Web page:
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Exercise and Repeated Testing Improves Accuracy of Laser Doppler Assessment of Microvascular Function Following Shortened (1-minute) Blood Flow Occlusion.



To determine whether stability/accuracy of post-occlusive LDF following shortened, one-minute blood flow occlusion, increases in the post-exercise state or by averaging multiple measurements.


Six healthy adults (3F) underwent LDF eight times at rest and following exercise, assessing post-occlusive (one-minute occlusion) reactive hyperemia in the cutaneous microcirculation of the forefinger. Measured variables included: pre- and post-occlusion steady-state perfusion (Plat1, Plat2), maximum post-occlusive perfusion (Max), PkT, and the ratio Max/Plat1.


Stability/accuracy of all variables improved performing measurements after exercise (p < 0.05 Plat 1, Plat 2, Max and Max/Plat1). PkT and Max/Plat 1 displayed the greatest accuracy at rest (26.6 ± 5.1% and 26.6 ± 4.4% average difference, %Diff, of single measurements from individual "true" means, respectively); for these variables, %Diff improved to 19.5 ± 5.3 and 17.6 ± 2.1, respectively, following exercise. Overall, averaging multiple measurements performed at rest also improved stability/accuracy in all variables. This improvement was comparable to that obtained with a single measurement following exercise.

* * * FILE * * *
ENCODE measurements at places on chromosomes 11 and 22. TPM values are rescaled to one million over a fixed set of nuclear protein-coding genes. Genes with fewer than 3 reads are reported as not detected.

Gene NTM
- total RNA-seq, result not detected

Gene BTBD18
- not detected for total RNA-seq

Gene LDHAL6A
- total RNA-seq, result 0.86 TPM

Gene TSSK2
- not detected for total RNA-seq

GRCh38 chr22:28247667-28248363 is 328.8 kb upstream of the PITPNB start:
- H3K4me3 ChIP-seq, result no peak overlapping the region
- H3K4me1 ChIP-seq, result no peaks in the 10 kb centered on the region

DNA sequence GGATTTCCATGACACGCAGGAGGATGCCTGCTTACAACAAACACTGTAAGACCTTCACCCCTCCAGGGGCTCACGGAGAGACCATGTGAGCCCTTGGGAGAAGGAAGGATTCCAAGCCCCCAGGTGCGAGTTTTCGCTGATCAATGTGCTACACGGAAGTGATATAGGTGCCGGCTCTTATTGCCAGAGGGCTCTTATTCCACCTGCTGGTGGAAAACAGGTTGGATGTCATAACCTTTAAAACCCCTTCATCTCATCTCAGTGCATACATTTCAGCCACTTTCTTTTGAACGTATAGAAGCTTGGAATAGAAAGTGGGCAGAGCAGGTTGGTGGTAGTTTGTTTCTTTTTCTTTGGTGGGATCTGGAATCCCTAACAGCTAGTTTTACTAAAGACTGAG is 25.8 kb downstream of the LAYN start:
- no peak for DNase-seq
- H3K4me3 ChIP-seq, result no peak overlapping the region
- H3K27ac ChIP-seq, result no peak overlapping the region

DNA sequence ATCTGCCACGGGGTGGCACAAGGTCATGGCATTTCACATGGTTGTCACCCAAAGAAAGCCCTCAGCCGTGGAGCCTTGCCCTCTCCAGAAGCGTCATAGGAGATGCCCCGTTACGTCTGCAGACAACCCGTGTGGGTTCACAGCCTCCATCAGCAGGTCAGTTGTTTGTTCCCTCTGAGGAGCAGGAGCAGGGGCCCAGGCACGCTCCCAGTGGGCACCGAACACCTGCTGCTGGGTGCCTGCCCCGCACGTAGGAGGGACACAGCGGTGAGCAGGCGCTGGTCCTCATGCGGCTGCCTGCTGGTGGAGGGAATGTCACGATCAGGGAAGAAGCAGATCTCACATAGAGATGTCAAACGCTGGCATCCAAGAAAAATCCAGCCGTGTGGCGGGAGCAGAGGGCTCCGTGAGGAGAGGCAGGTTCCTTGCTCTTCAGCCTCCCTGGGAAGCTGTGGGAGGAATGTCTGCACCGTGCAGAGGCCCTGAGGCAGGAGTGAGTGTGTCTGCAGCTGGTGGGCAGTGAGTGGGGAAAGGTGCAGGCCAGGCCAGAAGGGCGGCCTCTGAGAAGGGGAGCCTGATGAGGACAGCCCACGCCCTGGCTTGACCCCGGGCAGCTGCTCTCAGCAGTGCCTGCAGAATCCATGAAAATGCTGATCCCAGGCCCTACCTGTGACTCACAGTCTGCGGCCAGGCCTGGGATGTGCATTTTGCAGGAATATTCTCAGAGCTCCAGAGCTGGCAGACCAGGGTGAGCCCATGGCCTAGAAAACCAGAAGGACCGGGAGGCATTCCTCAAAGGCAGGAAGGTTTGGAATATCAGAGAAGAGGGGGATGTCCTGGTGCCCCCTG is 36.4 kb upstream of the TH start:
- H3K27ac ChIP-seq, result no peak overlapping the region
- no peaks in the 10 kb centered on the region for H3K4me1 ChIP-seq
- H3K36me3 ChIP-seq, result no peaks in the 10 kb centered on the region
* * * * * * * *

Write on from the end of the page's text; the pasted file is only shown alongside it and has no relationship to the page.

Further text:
A standardized exercise stimulus prior to testing significantly improves stability/accuracy of LDF following shortened, one-minute blood flow occlusion. Our results suggest the possibilities of broader applications of exercise to optimize measurements from a variety of skin perfusion methodologies.

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